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In Kenya alone, more than 205,000 students missed out on places in secondary schools in 2012/LAURA WALUBENGO


Private sector must step in to boost education sector

In Kenya alone, more than 205,000 students missed out on places in secondary schools in 2012/LAURA WALUBENGO

NAIROBI, Kenya, Mar 6 – The private sector has been challenged to fill in the massive gap in the education sector, by building schools that will cater for the thousands who miss out on primary and secondary education in the country.

Senior Director, Business Operations at Dubai-based Gems Education Dino Varkey has said that with the growth in population across the globe every year, it is hard for governments to constantly build schools to cater for the growing demand.

“The gap that we’re looking at in terms of education globally is well over 1 billion people. When you’ve got that kind of a context, what becomes apparent very quickly is that governments, on their own, cannot move quickly enough to cater to this demand, and so there is an inevitability there. Private sector will come in because they see an opportunity and fulfill that demand outright.”

In Kenya alone, more than 205,000 students missed out on places in secondary schools in 2012 and only a fraction of these will be absorbed into the few private schools in the country.

Varkey told Capital Newsbeat that educating children was integral to fulfilling the global Millennium Development Goals.

“One of the goals related to education is universal access to basic primary education and today that gap is to find the 70 million children that don’t have access to basic primary education. What about all of those children that are forced to opt out of secondary, for many many reasons? What if we were to extend our definition beyond just children?”

The Director’s argument is supported by the mere existence of GEMS Education, an education solutions provider that owns and operates several high performing schools across 11 countries.

“GEMS is currently the largest private caterer-of-education company around the world. We have educated about 100,000 students from 143 countries. Our milestone as an organization is to get to quality education.”

Varkey, whose father founded the organization said they have had talks with the government on how they can potentially support the education system in Kenya.

“One of the things we’re looking at is teacher training, because obviously that is one of the key pillars of improving an education system. We looking at leadership development and we’re going to be training about 3,000 principals in Kenya. We’re also looking at distance learning and how we can leverage an online solution to try and provide these teacher training programmes.”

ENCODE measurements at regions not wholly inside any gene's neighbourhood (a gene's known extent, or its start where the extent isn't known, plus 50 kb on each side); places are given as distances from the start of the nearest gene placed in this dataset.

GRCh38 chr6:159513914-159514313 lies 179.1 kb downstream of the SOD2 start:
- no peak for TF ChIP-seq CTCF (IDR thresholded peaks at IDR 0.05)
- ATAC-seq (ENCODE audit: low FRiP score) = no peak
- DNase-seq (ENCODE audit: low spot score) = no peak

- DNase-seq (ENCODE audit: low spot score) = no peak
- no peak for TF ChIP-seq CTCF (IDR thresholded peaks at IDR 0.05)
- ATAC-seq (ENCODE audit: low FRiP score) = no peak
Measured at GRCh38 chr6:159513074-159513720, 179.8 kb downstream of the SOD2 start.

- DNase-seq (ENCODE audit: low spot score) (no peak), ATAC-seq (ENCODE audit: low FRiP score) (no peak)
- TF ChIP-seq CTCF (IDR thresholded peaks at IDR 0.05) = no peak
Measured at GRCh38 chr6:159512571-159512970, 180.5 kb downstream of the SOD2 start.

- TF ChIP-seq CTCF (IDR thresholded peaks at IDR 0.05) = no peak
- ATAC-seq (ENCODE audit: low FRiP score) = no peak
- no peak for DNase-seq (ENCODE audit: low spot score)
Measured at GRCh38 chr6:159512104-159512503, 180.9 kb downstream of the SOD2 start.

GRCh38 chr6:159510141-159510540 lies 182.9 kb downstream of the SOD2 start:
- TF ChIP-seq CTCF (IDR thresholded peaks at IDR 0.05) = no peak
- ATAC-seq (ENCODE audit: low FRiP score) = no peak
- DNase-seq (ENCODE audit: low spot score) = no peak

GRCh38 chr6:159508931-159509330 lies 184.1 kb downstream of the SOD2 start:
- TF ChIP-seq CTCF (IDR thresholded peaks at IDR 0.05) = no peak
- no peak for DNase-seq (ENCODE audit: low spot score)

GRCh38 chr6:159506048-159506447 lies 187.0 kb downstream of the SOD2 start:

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He said that their discussions also looked at enhancing and modernizing aspects of the curriculum in line with best international practice. Varkey however hints that the winning formula lies in consistency and being stringent in implementing education strategies. He further says that education systems need to be devoid of political influence.

GEMS, meanwhile, has begun constructing an international school in the Karen area. The new facility will feature among other things an Olympic size pool and operate under the Cambridge system of education.

“According to our research, the Cambridge system is very popular in this part of the world. The school that we build in terms of facilities and infrastructure would be very attractive to a range of professional people and their children in the Karen area,” according to David McLaughlin, Principal of Cambridge International School Dubai, who is actively involved in setting up the school.

He added that a similar school would be set up in Kampala, Uganda in the near future.

The new school would have a capacity to absorb a few thousand children when complete, to offer primary, secondary and A level education.

“The Cambridge system is well known and well respected and is a strong curriculum. But certainly it has to be localised; we have to be reflective of what would be expected in the local areas such as Swahili, etc. It’s our first venture into Africa and investment is somewhere between $40-50m,” said McLaughlin.

Varkey observed that with education, the ultimate challenge is: “can we create affordable solutions for the majority of people in Kenya, as an alternative? As an alternative to government sector education; something that collaborates and supports government sector education… The more choice you can bring into a system, it can only be good.”

A long term horizon, he concludes, will guarantee that the education system will reap the financial benefits that any business is looking for.

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